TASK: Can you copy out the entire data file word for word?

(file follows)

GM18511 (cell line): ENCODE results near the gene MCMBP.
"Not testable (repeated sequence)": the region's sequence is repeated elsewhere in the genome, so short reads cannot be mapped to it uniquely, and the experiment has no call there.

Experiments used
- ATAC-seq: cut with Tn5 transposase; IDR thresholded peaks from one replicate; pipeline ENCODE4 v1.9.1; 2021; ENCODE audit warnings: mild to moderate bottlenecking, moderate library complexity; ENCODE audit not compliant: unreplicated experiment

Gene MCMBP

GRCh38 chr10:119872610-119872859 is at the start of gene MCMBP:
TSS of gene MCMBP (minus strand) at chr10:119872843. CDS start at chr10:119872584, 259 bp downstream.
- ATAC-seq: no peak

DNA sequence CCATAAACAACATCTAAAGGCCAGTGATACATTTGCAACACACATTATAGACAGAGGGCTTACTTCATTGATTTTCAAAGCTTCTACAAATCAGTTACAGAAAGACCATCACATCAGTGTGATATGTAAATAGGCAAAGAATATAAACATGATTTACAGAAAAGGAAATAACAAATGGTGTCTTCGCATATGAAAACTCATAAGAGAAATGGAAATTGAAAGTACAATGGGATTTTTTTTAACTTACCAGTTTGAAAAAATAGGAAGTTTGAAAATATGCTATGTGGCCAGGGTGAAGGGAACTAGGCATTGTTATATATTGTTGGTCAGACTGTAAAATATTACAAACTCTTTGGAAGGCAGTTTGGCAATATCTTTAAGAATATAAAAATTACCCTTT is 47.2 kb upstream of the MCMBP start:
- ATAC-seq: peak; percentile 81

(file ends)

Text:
GM18511 (cell line): ENCODE results near the gene MCMBP.
"Not testable (repeated sequence)": the region's sequence is repeated elsewhere in the genome, so short reads cannot be mapped to it uniquely, and the experiment has no call there.

Experiments used
- ATAC-seq: cut with Tn5 transposase; IDR thresholded peaks from one replicate; pipeline ENCODE4 v1.9.1; 2021; ENCODE audit warnings: mild to moderate bottlenecking, moderate library complexity; ENCODE audit not compliant: unreplicated experiment

Gene MCMBP

GRCh38 chr10:119872610-119872859 is at the start of gene MCMBP:
TSS of gene MCMBP (minus strand) at chr10:119872843. CDS start at chr10:119872584, 259 bp downstream.
- ATAC-seq: no peak

DNA sequence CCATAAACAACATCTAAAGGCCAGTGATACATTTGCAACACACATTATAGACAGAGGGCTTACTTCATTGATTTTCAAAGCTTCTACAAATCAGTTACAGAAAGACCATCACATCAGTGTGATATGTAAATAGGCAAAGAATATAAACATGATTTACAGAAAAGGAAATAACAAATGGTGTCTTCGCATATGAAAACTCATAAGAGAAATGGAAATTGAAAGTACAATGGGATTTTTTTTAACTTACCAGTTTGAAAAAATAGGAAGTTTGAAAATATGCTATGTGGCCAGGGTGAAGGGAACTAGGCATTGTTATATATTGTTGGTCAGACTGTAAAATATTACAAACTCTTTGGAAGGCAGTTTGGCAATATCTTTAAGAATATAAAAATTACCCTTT is 47.2 kb upstream of the MCMBP start:
- ATAC-seq: peak; percentile 81